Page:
West Virginia Travel Guide
The motto of the state of West Virginia is “Mountaineers are Always Free,” and the mountains in which the state lies on are the main draw of this beautiful southern state. It is the only state in the US that is completely immersed by a mountain range (the Appalachian Mountains), giving it its nickname the ‘Mountain State’. Most of West Virginia sits at an elevation of around 460 meters above sea level, making it the highest state east of the Mississippi River, with its highest peaks being found in the Monongahela National Forest.
West Virginia is the 41st largest state in the USA, and famed for its stunning natural scenery. The Blackwater Falls State Park is one of the most picturesque areas in the state, while the White Sulphur Springs spa and resort has been visited by 26 US Presidents. Charles Town, one of West Virginia’s oldest settlements, was named after Charles Washington, the brother of George Washington. However, it is the natural landscape that is the main draw here, offering visitors plenty of outdoor activities. Being a coal state, West Virginia is a great place to shop for coal sculptures, although it is the hand-blown glass items that are most popular with visitors.
West Virginians have the typical southern charm, and they are known to be very friendly and courteous people. The summer and autumn months are the busiest seasons, when most of the state’s main festivals take place. These are also the most expensive times to visit, however. As West Virginia is a mountainous state, there are plenty of mountain inns and camping opportunities, both of which are great for visitors who are looking to save money. The New River and Greenbrier Valleys at the southeast of the state are two of the most visited areas of West Virginia, and home to the largest selection of accommodations, ranging from expensive resorts to cheap inns and motels. The Appalachian style of cooking is very popular with visitors, particularly specialties such as game meat, pepperoni rolls, and brook trout.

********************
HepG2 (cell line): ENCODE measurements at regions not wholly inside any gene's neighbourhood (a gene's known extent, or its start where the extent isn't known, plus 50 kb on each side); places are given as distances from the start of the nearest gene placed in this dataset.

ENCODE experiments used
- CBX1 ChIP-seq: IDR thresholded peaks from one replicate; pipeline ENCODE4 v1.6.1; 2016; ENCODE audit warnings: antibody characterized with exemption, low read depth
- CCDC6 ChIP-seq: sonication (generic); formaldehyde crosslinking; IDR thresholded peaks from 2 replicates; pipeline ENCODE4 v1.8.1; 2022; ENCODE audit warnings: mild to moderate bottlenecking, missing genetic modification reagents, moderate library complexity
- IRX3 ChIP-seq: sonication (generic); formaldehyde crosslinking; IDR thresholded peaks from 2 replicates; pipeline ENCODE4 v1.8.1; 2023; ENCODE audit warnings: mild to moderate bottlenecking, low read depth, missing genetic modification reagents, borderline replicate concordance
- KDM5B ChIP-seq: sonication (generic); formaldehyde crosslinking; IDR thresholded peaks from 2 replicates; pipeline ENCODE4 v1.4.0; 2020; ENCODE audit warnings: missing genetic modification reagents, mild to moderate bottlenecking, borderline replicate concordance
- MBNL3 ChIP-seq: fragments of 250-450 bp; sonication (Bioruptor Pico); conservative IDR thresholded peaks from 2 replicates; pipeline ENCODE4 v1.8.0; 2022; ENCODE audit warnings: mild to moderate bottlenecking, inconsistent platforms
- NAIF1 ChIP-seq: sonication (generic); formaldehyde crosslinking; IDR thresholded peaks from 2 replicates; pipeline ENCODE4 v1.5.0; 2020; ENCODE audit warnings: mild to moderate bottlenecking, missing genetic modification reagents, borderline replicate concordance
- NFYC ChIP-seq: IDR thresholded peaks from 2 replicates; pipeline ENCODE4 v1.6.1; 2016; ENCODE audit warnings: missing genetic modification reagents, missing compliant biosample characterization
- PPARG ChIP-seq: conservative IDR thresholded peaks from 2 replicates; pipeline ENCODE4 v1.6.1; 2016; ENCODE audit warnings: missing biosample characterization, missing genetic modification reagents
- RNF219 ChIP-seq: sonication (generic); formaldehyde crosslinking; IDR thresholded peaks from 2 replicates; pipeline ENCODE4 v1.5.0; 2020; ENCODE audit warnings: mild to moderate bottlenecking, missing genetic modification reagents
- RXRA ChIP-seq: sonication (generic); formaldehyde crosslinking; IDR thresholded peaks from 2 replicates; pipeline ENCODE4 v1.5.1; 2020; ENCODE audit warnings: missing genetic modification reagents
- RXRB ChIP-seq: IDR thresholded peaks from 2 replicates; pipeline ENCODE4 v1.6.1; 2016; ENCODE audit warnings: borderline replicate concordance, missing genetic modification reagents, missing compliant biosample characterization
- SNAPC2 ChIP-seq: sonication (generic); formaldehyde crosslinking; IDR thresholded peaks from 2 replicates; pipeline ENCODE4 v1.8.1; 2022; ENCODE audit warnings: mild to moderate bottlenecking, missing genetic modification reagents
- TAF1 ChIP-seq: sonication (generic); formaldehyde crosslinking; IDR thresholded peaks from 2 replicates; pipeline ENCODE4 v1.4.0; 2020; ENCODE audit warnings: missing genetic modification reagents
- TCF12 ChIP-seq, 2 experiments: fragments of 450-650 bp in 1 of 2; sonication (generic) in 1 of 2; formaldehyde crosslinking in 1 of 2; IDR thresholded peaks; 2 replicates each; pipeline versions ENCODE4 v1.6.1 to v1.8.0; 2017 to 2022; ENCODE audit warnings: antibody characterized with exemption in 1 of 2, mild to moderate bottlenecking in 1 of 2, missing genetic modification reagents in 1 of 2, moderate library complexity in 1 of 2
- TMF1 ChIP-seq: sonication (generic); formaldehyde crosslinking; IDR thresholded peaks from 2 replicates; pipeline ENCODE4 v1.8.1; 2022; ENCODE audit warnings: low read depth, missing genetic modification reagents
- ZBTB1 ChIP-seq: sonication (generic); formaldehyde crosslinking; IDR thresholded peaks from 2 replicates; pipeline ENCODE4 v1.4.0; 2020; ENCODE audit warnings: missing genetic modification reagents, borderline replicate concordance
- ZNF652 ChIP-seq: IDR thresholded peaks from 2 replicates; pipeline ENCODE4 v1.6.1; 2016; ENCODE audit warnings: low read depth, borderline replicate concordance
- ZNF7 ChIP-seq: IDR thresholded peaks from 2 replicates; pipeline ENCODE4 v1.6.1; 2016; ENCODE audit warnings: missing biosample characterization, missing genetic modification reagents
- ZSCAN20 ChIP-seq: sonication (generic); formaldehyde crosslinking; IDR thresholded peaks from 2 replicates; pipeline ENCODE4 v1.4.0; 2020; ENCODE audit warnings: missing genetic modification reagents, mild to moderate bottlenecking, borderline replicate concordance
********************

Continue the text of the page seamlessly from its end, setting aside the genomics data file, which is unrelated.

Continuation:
There are a number of scenic driving routes in West Virginia that are highly recommended to visitors renting cars or motorcycles. Of these, the most popular are the Coal Heritage Trail, the Midland Trail, and the Highland Scenic Highway through the Monongahela National Forest. The Hatfield-McCoy Trail System has six routes that can be traversed by ATV utility vehicles, dirt bikes, mountain bikes, and horses, as well as on foot.
Charleston’s Yeager Airport is the largest in the state and the gateway that most visitors arrive through, although there are more than 30 small airports found throughout the Mountain State. Those that arrive by car usually do so via I-64 from Kentucky, I-77 from Ohio, or I-79 from Pennsylvania.
- Take in the spectacular scenery at the Blackwater Falls State Park
- Drive through the backwoods and discover out-of-the-way viewpoints
- Play a round of golf at the country’s oldest golf course, the Oakhurst Links
- Enjoy whitewater rafting along the historic New River
- Step back in time on a walking tour of Lewisburg’s historic district
- Explore some of the country’s largest underground caverns
- Ski in the Appalachian Mountains
- Take photographs on a scenic walk through the Kanawha State Forest